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Johan Sandström
Johan Sandström, professor at Luleå University of technology. Photo: Lars Andersson View original picture , opens in new tab/window

New power relations in the future mines

Published: 18 February 2015

Globalization and automation has fundamentally changed today's mining industry. A new research project at Luleå University of Technology will therefore seek answers to how a modern mine is organized with particular focus on power relations.

- In the past, the organization was much clearer, the employees worked and lived in the resort, but much has changed since Hjalmar Lundbohms time. Today, much of the work is done by subcontractors and information technology makes it possible to both control and break from the other side of the world if the company will, says Johan Sandström, professor at Luleå University of Technology.

Records documentary

The project named Organization of mountains: a mobile ethnology of power relations in the labor process will include two case studies, LKAB's iron ore mine in Kiruna and McArthur River mine in Saskatchewan, Canada, where it conducted uranium mining. During the three-year study Johan Sandström, who is leading the project and Professor Tommy Jensen at Stockholm University, will film a large part of the research process - with the goal that the material will result in a documentary film.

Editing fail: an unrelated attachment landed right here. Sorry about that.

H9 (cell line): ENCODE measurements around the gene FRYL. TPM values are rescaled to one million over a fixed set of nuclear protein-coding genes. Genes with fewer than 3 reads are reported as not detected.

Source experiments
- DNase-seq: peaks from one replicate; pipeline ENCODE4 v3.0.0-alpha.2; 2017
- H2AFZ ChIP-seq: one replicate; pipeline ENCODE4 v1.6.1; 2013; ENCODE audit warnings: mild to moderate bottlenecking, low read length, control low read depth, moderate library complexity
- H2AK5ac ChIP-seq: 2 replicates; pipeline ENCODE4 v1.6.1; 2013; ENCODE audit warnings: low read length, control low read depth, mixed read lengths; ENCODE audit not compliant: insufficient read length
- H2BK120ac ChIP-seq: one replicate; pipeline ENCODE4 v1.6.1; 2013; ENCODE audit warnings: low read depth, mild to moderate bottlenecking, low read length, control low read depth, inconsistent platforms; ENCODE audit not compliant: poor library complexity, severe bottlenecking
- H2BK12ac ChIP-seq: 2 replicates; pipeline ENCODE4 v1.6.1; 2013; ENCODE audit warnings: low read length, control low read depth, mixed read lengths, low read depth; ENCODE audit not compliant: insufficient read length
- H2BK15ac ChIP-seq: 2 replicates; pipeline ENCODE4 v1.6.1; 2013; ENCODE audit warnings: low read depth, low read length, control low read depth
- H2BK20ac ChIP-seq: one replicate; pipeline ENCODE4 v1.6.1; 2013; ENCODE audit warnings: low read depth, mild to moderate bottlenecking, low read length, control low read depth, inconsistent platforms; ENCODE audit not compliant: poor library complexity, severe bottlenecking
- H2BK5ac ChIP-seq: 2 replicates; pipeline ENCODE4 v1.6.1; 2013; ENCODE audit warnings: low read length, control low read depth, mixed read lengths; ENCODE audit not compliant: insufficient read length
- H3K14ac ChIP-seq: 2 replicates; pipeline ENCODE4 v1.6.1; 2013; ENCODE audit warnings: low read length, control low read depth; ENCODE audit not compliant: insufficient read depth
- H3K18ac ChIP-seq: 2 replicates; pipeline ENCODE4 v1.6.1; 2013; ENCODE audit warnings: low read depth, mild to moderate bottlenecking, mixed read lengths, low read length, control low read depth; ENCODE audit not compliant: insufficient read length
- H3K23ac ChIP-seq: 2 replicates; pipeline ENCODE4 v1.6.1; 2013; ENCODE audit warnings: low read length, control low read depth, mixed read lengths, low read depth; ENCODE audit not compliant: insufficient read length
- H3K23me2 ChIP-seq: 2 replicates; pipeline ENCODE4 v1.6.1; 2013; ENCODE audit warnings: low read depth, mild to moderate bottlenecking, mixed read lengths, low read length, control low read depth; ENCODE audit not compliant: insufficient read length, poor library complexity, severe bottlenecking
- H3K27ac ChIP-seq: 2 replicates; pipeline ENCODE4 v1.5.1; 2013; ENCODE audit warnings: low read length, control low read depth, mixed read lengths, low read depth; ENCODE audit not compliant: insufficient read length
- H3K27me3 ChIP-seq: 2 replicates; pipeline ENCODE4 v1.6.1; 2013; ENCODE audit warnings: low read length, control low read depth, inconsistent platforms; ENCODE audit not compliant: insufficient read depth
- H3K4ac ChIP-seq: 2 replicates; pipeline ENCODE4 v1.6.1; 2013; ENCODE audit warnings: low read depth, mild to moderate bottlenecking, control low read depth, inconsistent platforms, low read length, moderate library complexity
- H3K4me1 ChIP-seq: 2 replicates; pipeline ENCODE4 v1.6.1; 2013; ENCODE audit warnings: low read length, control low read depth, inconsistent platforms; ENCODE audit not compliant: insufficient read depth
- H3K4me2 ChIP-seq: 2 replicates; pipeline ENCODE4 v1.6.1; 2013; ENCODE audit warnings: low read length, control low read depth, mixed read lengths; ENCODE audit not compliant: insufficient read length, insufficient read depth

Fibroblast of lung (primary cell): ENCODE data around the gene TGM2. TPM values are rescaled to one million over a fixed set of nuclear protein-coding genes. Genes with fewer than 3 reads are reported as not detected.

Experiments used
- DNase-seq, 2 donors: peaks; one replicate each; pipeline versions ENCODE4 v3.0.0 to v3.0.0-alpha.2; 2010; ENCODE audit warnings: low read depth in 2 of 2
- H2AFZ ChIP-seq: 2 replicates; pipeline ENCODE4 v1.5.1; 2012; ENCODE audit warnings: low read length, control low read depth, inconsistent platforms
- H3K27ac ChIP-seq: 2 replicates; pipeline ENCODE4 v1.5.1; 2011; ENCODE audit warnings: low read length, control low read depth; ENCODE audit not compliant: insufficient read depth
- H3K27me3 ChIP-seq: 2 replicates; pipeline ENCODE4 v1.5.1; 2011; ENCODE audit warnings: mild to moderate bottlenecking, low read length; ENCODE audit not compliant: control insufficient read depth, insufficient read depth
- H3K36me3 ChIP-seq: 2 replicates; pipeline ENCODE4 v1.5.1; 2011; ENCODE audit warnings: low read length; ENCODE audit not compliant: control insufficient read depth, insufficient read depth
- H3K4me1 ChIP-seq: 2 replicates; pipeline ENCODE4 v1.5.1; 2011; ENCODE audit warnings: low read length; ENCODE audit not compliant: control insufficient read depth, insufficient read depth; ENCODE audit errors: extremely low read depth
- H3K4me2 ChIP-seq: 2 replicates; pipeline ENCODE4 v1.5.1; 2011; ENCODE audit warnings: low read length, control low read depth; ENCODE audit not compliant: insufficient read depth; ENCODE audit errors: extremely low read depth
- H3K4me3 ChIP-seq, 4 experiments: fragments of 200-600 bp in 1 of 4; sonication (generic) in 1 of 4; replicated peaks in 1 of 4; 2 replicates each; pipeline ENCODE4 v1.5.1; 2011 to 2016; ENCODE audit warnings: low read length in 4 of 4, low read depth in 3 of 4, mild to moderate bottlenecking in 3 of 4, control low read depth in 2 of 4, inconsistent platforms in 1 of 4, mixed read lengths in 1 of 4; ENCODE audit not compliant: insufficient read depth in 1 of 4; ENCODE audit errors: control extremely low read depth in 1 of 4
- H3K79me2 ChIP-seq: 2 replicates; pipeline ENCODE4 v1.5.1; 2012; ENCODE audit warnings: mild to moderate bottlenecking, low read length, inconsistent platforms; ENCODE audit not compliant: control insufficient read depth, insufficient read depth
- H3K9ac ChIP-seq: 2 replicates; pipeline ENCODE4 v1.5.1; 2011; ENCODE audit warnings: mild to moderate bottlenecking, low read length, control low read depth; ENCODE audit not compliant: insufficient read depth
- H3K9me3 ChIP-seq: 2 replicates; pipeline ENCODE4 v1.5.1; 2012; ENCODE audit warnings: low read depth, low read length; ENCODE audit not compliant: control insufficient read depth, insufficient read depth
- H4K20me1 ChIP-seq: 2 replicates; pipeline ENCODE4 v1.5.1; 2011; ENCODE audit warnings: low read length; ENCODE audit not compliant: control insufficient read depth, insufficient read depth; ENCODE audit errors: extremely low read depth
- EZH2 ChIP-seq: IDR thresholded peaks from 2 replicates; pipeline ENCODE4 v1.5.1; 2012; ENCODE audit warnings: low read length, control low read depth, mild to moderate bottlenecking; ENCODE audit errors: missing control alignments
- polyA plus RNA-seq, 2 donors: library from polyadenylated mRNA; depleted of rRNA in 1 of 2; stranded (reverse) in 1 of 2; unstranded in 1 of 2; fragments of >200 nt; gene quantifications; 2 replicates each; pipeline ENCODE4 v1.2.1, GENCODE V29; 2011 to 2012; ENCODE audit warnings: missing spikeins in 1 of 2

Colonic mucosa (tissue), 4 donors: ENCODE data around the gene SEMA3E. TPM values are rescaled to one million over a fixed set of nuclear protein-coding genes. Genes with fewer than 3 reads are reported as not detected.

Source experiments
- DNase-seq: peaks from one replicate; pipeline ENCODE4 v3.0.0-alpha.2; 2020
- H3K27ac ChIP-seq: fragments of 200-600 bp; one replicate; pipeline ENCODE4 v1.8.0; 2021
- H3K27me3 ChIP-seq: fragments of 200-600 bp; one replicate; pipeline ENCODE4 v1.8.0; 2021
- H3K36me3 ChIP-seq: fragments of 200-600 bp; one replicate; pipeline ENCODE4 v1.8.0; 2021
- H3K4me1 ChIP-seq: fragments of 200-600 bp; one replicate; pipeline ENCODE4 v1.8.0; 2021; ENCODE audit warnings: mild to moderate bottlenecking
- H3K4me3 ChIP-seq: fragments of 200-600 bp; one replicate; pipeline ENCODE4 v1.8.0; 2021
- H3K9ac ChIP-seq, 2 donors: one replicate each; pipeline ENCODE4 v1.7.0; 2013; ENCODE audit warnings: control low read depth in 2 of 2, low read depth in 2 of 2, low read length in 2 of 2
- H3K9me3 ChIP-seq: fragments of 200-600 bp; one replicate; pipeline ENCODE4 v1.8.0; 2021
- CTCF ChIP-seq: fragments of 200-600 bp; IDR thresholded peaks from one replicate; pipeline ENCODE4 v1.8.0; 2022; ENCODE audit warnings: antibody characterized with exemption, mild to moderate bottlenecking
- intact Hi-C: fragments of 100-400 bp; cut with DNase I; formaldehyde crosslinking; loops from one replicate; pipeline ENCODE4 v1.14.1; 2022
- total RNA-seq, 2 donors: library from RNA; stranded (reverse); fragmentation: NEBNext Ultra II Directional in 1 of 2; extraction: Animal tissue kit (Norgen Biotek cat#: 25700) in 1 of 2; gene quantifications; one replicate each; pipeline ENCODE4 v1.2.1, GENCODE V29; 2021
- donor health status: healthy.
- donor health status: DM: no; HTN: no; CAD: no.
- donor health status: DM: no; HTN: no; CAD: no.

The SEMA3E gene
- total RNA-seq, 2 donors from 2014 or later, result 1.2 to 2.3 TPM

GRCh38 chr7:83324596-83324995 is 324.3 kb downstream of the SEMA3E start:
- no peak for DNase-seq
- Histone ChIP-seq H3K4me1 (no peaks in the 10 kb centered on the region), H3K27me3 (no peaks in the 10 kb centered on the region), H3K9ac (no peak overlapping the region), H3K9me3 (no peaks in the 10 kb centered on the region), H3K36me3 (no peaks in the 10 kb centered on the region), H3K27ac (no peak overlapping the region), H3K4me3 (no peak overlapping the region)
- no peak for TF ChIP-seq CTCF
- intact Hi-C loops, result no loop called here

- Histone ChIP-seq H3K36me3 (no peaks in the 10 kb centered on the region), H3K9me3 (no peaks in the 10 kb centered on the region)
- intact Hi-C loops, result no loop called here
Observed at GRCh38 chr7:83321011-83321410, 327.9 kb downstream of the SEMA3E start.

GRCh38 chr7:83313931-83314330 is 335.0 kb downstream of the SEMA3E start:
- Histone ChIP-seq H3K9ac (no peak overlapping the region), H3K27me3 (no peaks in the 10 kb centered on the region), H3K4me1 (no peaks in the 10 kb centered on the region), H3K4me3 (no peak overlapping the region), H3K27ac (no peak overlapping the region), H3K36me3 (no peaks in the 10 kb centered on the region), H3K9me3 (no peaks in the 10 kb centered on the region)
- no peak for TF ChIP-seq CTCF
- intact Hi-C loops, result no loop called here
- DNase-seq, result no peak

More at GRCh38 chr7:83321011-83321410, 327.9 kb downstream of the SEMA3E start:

- We will take help of experienced filmmakers and the hope is to move towards a more journalistic approach but also make our research more relevant and accessible to the public, says Johan Sandström.

Created discontent

The project is rooted in the Swedish mining boom that is expected to increase the number of mining towns dramatically over the next few decades. A development that will inter alia hopes of new jobs to the fears of natural contaminants.

- The question is how much jobs are created locally. More and more workers consists of the fly-in / fly-out that also are employed by independent contractors. This development has already created discontent in Kiruna, among other things because of the housing crisis. A problem partly created by these temporary Kiruna residents, says Johan Sandström who argue that the locals will be a powerful factor in the future development.

- Residents in the drifts will not be powerless but which path they choose to take is still unclear. Either they say no, now enough is enough, or select a more collaborative line. It's one of many questions we want to investigate, says Johan Sandström.

Organization of mountains: a mobile ethnology of power relations in the work funded by Forte (Research Council for Health, work and well-being.)



Johan Sandström

Sandström, Johan - Professor

Organisation: Accounting and Control, Business Administration and Industrial Engineering, Department of Business Administration, Technology and Social Sciences
Phone: +46 (0)920 493113
Room: A273 - Luleå»